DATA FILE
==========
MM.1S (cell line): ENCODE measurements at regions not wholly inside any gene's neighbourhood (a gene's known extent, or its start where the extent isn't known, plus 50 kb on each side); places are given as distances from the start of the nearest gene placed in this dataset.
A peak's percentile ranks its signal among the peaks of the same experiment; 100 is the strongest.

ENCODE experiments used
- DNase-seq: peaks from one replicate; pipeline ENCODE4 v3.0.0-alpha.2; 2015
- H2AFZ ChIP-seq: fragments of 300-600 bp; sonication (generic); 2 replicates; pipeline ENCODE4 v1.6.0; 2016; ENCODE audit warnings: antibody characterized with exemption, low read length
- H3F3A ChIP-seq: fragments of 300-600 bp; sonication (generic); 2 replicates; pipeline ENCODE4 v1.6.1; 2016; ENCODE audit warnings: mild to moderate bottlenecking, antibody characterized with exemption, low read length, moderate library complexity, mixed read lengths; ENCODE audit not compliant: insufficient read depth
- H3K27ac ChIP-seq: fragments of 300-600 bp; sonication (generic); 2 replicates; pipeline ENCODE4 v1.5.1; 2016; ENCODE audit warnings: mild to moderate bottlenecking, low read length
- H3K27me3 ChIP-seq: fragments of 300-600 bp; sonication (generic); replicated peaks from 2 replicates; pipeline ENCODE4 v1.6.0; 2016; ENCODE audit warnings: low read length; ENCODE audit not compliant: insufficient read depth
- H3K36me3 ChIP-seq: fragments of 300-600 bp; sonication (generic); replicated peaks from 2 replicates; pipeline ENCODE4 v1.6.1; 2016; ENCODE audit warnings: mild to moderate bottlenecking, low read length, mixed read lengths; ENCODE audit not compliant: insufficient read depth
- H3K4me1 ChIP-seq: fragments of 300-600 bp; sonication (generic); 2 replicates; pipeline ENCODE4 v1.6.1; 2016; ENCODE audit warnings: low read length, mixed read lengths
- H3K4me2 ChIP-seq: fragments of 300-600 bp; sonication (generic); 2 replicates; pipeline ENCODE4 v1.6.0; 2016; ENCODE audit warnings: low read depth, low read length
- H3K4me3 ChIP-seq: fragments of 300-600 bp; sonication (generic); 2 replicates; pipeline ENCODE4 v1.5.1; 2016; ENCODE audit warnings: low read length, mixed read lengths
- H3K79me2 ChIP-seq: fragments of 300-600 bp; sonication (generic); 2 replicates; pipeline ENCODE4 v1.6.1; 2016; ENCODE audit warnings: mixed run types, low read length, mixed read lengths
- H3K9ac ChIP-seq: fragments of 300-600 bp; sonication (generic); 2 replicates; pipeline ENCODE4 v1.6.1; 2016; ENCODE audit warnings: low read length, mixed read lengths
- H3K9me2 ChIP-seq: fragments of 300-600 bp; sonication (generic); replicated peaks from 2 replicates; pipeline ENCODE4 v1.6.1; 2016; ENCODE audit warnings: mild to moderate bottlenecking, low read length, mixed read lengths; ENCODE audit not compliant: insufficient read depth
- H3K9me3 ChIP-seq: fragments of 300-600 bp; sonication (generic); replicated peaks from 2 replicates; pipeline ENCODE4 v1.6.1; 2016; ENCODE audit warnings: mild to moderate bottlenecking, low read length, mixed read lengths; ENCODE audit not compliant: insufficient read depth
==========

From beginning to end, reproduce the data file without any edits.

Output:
MM.1S (cell line): ENCODE measurements at regions not wholly inside any gene's neighbourhood (a gene's known extent, or its start where the extent isn't known, plus 50 kb on each side); places are given as distances from the start of the nearest gene placed in this dataset.
A peak's percentile ranks its signal among the peaks of the same experiment; 100 is the strongest.

ENCODE experiments used
- DNase-seq: peaks from one replicate; pipeline ENCODE4 v3.0.0-alpha.2; 2015
- H2AFZ ChIP-seq: fragments of 300-600 bp; sonication (generic); 2 replicates; pipeline ENCODE4 v1.6.0; 2016; ENCODE audit warnings: antibody characterized with exemption, low read length
- H3F3A ChIP-seq: fragments of 300-600 bp; sonication (generic); 2 replicates; pipeline ENCODE4 v1.6.1; 2016; ENCODE audit warnings: mild to moderate bottlenecking, antibody characterized with exemption, low read length, moderate library complexity, mixed read lengths; ENCODE audit not compliant: insufficient read depth
- H3K27ac ChIP-seq: fragments of 300-600 bp; sonication (generic); 2 replicates; pipeline ENCODE4 v1.5.1; 2016; ENCODE audit warnings: mild to moderate bottlenecking, low read length
- H3K27me3 ChIP-seq: fragments of 300-600 bp; sonication (generic); replicated peaks from 2 replicates; pipeline ENCODE4 v1.6.0; 2016; ENCODE audit warnings: low read length; ENCODE audit not compliant: insufficient read depth
- H3K36me3 ChIP-seq: fragments of 300-600 bp; sonication (generic); replicated peaks from 2 replicates; pipeline ENCODE4 v1.6.1; 2016; ENCODE audit warnings: mild to moderate bottlenecking, low read length, mixed read lengths; ENCODE audit not compliant: insufficient read depth
- H3K4me1 ChIP-seq: fragments of 300-600 bp; sonication (generic); 2 replicates; pipeline ENCODE4 v1.6.1; 2016; ENCODE audit warnings: low read length, mixed read lengths
- H3K4me2 ChIP-seq: fragments of 300-600 bp; sonication (generic); 2 replicates; pipeline ENCODE4 v1.6.0; 2016; ENCODE audit warnings: low read depth, low read length
- H3K4me3 ChIP-seq: fragments of 300-600 bp; sonication (generic); 2 replicates; pipeline ENCODE4 v1.5.1; 2016; ENCODE audit warnings: low read length, mixed read lengths
- H3K79me2 ChIP-seq: fragments of 300-600 bp; sonication (generic); 2 replicates; pipeline ENCODE4 v1.6.1; 2016; ENCODE audit warnings: mixed run types, low read length, mixed read lengths
- H3K9ac ChIP-seq: fragments of 300-600 bp; sonication (generic); 2 replicates; pipeline ENCODE4 v1.6.1; 2016; ENCODE audit warnings: low read length, mixed read lengths
- H3K9me2 ChIP-seq: fragments of 300-600 bp; sonication (generic); replicated peaks from 2 replicates; pipeline ENCODE4 v1.6.1; 2016; ENCODE audit warnings: mild to moderate bottlenecking, low read length, mixed read lengths; ENCODE audit not compliant: insufficient read depth
- H3K9me3 ChIP-seq: fragments of 300-600 bp; sonication (generic); replicated peaks from 2 replicates; pipeline ENCODE4 v1.6.1; 2016; ENCODE audit warnings: mild to moderate bottlenecking, low read length, mixed read lengths; ENCODE audit not compliant: insufficient read depth